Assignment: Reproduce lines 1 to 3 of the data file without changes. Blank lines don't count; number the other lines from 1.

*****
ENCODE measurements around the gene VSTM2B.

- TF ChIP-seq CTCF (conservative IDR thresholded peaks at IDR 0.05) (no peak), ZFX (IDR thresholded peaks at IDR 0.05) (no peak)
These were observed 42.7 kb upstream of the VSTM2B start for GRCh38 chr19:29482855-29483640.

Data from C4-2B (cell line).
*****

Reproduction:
ENCODE measurements around the gene VSTM2B.

- TF ChIP-seq CTCF (conservative IDR thresholded peaks at IDR 0.05) (no peak), ZFX (IDR thresholded peaks at IDR 0.05) (no peak)
These were observed 42.7 kb upstream of the VSTM2B start for GRCh38 chr19:29482855-29483640.